Spain is likely to request financial help within the next few weeks. Thanks to the involvement of the ECB, the bail-out does not need to be very large to be efficient. The expected easing of borrowing costs should indeed make it possible for Spain to keep on raising funds on financial markets. We now wait for further details from the ECB on how it intends to act
- It became obvious that Spain would have to request help from its European fellow States earlier this year, when the positive effects of the ECB’s 3-year LTROs on sovereign yields faded away. Financial markets’ expectations of an incoming full bail-out further increased in June, when it was announced that Spanish banks would be recapitalised with European money. This positive piece of news failed to lower Spanish yields. For sure, and even if temporarily, the money lent by the EFSF was to increase the State’s indebtedness ratio, while the (de facto or de jure) seniority of European bail-out funds actually led to increase the perceived risk faced by private creditors. Still, the necessary recapitalisation was met at a lower cost.
- The banking sector is just one problem among others. The other main issue is the uncontrolled budget deficits of autonomous regions. For the Spanish government, regaining control is not possible directly (it would require to rewrite the Constitution). It however introduced measures to give autonomous regions additional incentives to clean up their finances. First, a framework was introduced for regions failing to meet their quarterly budget targets. They now have six months to present a consolidation plan, after which, if the plan is judged insufficient, the central government takes over financial management and imposes the necessary cuts. Second, two liquidity funds were created. The first, the Fund for Financing Payments to Suppliers (FFPP, EUR 35 bn), has been set up for regions unable to fund deficits or pay debt to suppliers. The second, the Autonomous Community Liquidity Fund, has been set up to help autonomous regions facing difficulties in refinancing maturing debt. The mechanism will be funded by the General State Budget (EUR 12 bn) and an extraordinary dividend from the state lottery (EUR 6 bn). Those two funds basically work like the European bail-out funds: distressed autonomous regions ask for help and get cash but are then subject to strict fiscal and financial conditionality.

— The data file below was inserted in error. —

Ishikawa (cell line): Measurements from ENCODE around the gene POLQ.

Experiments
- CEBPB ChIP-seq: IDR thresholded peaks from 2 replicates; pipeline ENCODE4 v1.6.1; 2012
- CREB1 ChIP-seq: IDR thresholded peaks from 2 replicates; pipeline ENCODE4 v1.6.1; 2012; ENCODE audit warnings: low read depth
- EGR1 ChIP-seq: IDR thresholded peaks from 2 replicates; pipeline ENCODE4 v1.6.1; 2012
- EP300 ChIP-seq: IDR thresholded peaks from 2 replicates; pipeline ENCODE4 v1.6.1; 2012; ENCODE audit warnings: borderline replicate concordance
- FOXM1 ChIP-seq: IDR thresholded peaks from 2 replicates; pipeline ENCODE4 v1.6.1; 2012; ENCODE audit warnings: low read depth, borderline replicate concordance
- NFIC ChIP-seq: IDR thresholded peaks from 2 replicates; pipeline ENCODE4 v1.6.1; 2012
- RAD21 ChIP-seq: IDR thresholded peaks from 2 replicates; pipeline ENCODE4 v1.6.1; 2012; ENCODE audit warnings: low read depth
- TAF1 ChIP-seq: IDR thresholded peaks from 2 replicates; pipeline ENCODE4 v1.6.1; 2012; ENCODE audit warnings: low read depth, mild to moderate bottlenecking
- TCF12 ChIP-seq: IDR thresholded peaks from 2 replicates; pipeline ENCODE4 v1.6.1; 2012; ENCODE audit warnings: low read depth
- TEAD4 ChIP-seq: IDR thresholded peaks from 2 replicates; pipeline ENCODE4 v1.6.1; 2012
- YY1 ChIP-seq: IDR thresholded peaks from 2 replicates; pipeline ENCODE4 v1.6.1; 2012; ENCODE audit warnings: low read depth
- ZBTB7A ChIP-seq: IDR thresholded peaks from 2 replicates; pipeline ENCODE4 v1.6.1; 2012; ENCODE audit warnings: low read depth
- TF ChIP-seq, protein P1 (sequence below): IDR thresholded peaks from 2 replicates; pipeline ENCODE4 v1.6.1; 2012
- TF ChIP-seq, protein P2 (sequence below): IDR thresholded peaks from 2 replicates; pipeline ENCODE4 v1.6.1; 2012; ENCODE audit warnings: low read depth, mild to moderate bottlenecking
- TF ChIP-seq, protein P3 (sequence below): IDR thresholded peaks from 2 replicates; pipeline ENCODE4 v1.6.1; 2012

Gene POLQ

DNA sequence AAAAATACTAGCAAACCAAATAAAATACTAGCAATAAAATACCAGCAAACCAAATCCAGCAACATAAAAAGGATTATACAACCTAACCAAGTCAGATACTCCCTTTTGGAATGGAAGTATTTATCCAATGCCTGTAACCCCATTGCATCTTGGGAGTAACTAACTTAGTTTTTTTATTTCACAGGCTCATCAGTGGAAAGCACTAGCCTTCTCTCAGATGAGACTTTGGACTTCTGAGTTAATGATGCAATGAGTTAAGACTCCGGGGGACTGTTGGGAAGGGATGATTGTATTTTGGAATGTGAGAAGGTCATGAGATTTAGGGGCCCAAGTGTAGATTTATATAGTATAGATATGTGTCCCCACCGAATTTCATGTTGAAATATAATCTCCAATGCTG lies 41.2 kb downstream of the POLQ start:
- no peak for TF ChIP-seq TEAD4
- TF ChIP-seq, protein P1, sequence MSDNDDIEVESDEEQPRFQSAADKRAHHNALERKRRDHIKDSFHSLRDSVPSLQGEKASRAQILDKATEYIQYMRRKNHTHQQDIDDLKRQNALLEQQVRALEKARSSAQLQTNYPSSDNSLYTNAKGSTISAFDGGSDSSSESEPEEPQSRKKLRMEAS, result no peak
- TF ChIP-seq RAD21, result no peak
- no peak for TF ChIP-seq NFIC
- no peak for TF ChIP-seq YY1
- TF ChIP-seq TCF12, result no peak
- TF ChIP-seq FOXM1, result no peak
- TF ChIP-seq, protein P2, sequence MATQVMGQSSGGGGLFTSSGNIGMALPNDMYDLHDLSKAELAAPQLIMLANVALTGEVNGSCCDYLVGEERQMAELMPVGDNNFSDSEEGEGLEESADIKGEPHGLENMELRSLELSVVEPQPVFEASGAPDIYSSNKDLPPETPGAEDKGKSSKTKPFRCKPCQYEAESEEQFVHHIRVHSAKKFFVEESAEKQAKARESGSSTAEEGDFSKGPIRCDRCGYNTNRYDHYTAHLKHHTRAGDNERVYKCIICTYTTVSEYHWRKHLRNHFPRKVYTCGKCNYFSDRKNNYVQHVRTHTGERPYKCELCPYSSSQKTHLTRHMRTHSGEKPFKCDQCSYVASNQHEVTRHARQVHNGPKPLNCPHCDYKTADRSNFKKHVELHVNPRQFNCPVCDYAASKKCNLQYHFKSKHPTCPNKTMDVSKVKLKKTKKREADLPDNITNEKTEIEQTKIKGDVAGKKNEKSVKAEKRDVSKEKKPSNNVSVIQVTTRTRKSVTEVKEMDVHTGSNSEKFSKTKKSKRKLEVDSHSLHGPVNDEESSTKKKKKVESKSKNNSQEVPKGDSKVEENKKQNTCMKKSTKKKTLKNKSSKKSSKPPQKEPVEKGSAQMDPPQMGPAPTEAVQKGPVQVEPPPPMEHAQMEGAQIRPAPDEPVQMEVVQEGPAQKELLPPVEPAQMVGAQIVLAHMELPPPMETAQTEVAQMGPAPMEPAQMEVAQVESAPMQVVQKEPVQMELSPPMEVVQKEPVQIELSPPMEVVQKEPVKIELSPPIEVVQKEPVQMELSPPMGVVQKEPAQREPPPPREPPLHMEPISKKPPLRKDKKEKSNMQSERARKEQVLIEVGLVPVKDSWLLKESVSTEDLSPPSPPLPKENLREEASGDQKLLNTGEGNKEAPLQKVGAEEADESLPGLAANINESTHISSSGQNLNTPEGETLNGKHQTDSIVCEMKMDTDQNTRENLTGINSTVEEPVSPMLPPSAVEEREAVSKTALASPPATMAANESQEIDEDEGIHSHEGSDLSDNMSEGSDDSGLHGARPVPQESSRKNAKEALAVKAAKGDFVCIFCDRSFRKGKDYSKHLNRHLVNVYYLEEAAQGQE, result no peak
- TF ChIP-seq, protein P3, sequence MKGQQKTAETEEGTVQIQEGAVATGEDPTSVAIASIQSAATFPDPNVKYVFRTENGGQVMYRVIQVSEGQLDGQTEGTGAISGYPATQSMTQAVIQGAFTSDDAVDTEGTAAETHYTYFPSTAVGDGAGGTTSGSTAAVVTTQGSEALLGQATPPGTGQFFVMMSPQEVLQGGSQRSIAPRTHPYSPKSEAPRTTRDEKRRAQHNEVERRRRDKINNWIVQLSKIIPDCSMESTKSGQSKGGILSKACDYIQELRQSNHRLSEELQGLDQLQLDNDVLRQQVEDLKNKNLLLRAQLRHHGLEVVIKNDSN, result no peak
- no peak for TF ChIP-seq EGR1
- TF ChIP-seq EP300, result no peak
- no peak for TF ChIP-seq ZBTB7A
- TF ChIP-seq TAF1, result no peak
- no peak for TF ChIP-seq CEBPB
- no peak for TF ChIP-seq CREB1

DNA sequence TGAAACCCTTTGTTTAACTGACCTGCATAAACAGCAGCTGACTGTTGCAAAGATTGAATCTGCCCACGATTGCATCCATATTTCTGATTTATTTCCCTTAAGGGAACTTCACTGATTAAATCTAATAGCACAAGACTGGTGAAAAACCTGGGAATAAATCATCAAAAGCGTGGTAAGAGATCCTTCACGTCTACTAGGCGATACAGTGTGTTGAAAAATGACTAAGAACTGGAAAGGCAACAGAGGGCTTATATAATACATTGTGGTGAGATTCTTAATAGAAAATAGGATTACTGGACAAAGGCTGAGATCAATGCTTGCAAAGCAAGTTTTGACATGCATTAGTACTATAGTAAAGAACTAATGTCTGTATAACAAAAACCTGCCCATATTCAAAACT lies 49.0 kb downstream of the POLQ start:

- These two funds, while insuring a smooth financing of autonomous regions, will however add to the Spanish government financing needs. This comes on top of a deterioration of finances of the central government. Over the first half of 2012, budget deficit reached 4% of GDP versus 2.5% in 2011 H1. Excluding transfers to regions, it stood at 3% versus 2.4% a year earlier. In short, even at the central level, public finances are deteriorating. This is no surprise, though. The Spanish GDP was down for the third quarter in a row in 2012 Q2, by 0.4% q/q, following 0.3% in both 2012 Q1 and 2011 Q4. This resulted in a drop in tax collection, with a particularly marked decline in VAT receipts (-10% y/y). This also led to another increase in the unemployment rate, which reached 24.6% in Q2, and drove unemployment and other social benefits up by 4% y/y.